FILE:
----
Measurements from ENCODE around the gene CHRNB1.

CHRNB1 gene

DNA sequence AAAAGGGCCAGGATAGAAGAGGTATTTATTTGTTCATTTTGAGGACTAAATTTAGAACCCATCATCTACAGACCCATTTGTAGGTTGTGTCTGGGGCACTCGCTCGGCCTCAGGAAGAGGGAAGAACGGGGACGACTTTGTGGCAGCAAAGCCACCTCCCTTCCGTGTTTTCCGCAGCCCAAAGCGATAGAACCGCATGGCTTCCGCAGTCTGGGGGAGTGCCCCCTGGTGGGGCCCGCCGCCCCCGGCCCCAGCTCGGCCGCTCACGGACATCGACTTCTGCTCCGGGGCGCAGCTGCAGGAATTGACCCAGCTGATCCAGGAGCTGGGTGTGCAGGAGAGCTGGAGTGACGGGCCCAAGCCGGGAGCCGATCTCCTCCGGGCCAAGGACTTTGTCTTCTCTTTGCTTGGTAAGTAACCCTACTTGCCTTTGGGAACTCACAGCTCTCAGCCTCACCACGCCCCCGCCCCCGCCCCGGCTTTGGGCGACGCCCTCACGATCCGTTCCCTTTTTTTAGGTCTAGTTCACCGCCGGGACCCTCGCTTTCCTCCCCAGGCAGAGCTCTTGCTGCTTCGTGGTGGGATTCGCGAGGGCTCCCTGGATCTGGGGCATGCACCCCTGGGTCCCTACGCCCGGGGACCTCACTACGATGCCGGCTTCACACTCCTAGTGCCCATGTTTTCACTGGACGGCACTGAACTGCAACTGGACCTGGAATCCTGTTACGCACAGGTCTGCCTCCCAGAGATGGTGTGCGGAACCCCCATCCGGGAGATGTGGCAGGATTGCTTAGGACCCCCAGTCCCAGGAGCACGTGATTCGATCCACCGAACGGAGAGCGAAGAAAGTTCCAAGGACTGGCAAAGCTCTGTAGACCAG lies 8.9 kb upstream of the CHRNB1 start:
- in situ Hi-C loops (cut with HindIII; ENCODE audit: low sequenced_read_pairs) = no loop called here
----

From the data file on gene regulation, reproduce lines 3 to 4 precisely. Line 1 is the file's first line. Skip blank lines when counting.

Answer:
DNA sequence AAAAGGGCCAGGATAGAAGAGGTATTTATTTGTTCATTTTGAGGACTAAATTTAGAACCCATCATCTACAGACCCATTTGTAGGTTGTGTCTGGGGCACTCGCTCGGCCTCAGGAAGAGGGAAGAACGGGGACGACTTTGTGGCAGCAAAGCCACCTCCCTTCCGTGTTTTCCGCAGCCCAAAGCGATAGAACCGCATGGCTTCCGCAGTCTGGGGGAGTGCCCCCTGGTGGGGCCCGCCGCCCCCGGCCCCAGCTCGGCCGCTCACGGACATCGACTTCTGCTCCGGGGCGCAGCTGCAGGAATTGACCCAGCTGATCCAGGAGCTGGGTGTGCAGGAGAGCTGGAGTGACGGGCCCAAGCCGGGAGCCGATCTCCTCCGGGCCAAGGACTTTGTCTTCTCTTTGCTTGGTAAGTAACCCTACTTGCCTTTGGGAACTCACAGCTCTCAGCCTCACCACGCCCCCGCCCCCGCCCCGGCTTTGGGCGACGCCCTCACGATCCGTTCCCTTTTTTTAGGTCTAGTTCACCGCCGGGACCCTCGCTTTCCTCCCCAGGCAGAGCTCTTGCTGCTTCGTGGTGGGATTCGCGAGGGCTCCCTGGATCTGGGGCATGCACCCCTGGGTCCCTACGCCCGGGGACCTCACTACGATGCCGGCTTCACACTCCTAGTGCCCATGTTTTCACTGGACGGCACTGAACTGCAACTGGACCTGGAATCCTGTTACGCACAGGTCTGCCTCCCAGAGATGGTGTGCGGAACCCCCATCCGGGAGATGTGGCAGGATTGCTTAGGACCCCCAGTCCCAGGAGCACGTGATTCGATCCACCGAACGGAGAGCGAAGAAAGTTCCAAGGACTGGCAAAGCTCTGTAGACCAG lies 8.9 kb upstream of the CHRNB1 start:
- in situ Hi-C loops (cut with HindIII; ENCODE audit: low sequenced_read_pairs) = no loop called here